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Constitutional Problems Under Nationalization

Gerard Magliocca

Gerard N. Magliocca is the Samuel R. Rosen Professor at the Indiana University Robert H. McKinney School of Law. Professor Magliocca is the author of three books and over twenty articles on constitutional law and intellectual property. He received his undergraduate degree from Stanford, his law degree from Yale, and joined the faculty after two years as an attorney at Covington and Burling and one year as a law clerk for Judge Guido Calabresi on the United States Court of Appeals for the Second Circuit. Professor Magliocca has received the Best New Professor Award and the Black Cane (Most Outstanding Professor) from the student body, and in 2008 held the Fulbright-Dow Distinguished Research Chair of the Roosevelt Study Center in Middelburg, The Netherlands. He was elected to the American Law Institute (ALI) in 2013.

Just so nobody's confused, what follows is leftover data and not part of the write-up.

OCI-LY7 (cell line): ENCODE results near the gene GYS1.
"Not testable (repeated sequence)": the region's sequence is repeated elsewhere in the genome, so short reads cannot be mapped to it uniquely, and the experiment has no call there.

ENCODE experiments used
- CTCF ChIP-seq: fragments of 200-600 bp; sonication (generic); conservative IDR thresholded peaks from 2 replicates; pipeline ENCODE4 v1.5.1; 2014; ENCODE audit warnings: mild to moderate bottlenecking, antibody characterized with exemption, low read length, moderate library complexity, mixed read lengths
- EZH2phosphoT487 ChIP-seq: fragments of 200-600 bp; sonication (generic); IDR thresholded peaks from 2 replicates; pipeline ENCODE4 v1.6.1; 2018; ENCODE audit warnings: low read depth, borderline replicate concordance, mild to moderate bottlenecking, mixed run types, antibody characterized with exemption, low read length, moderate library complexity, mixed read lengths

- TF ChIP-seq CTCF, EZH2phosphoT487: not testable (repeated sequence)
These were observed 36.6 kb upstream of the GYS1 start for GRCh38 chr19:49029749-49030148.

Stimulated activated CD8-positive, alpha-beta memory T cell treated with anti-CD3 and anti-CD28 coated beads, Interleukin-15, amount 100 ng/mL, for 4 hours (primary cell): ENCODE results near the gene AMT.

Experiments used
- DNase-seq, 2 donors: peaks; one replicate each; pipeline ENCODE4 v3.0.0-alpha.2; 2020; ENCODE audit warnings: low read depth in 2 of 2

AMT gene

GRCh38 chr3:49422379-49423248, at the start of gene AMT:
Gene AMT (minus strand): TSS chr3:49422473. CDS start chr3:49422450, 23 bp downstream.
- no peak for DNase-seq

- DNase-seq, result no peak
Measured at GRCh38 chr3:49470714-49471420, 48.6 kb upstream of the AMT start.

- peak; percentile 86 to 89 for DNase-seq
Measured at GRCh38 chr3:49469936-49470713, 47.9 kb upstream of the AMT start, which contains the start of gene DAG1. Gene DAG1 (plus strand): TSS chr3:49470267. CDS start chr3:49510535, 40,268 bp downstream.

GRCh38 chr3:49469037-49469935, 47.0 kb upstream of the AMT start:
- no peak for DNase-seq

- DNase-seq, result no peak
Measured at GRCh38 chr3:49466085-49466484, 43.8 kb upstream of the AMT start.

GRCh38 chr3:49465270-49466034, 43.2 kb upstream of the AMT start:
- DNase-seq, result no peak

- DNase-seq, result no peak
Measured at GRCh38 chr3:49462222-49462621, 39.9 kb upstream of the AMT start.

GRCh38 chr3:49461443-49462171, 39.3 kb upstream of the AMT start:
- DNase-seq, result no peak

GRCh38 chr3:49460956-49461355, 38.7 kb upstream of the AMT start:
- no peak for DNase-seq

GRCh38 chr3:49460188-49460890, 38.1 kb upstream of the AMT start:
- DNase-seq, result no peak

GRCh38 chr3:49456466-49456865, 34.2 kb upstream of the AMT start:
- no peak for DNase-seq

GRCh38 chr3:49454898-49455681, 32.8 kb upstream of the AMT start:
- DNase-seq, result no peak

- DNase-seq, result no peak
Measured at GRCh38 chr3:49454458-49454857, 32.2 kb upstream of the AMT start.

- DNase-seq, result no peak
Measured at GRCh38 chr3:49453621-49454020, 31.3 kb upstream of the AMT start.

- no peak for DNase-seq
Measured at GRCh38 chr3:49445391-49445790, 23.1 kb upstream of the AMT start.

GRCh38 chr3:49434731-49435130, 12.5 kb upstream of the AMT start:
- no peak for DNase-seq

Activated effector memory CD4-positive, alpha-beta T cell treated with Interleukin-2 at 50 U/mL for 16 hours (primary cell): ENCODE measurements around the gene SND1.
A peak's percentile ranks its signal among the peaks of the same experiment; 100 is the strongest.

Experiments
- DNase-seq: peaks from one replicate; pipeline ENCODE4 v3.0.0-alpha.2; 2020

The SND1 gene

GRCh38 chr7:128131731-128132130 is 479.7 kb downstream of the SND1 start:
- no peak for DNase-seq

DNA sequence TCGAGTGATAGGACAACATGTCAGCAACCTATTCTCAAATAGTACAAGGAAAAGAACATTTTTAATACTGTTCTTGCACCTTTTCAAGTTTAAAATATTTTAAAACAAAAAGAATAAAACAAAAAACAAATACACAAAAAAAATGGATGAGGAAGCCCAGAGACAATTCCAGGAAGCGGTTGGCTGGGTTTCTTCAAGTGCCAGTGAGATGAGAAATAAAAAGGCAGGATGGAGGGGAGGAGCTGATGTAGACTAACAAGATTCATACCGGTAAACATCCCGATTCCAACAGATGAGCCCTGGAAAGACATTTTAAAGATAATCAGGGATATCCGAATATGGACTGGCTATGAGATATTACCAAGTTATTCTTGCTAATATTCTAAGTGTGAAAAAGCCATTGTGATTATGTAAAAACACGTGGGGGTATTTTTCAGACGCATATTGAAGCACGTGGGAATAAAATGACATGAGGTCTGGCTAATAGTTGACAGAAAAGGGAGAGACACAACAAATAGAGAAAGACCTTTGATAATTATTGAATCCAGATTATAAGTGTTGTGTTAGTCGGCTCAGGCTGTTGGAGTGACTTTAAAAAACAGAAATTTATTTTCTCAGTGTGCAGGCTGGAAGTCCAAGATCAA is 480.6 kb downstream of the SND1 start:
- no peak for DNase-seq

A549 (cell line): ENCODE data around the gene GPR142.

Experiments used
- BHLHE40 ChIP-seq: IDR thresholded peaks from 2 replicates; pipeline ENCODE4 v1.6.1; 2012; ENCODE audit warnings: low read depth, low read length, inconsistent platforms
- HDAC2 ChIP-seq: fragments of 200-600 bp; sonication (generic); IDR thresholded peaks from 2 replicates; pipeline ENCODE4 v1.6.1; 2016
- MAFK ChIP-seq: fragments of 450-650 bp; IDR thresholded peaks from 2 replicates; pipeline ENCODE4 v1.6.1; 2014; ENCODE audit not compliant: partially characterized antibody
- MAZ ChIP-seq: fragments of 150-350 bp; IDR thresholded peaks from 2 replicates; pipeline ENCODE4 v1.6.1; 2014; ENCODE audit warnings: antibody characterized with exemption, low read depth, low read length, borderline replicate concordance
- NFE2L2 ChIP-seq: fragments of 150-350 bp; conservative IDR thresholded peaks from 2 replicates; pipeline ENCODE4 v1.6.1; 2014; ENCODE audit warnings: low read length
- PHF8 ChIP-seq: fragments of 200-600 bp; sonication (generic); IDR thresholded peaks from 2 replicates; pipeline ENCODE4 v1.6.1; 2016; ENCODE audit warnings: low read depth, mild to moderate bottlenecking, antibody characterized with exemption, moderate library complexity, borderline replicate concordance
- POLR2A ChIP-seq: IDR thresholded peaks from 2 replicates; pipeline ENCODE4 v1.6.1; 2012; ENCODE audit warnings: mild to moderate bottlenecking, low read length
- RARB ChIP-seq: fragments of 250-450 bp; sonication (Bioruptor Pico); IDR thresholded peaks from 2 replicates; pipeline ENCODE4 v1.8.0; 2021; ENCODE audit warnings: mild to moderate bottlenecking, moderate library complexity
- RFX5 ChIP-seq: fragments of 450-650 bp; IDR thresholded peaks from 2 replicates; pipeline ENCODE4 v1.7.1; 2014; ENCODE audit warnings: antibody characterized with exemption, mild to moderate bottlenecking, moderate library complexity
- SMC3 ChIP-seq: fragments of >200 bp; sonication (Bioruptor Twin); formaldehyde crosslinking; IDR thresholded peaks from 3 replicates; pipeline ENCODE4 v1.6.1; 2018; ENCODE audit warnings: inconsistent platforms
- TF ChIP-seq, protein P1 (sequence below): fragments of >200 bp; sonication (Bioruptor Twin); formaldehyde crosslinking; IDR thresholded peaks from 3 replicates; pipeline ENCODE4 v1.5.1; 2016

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3 Responses

  1. A.W. says:

    No precedent? i don’t know what you are talking about.

    There is the post office, state and even federally owned colleges. Fannie Mae and Freddie Mac. The Bank of the United States (back when it existed). As much as I wish the Supremes would come in and save us from this nightmare, i can’t think of any principled constitutional reason to do so.

  2. Carlton Larson says:

    Fascinating post, Gerard, particularly the state action issue. One analogy might be failed banks that are under direct FDIC control; are these state actors? For what it’s worth, my home state of North Dakota has two “socialized” industries, the Bank of North Dakota and the State Mill and Elevator, both of which are businesses wholly owned by the state.

  3. Train rider says:

    I would suppose that many, if not all, of these questions have been addressed by the courts with respect to Amtrak.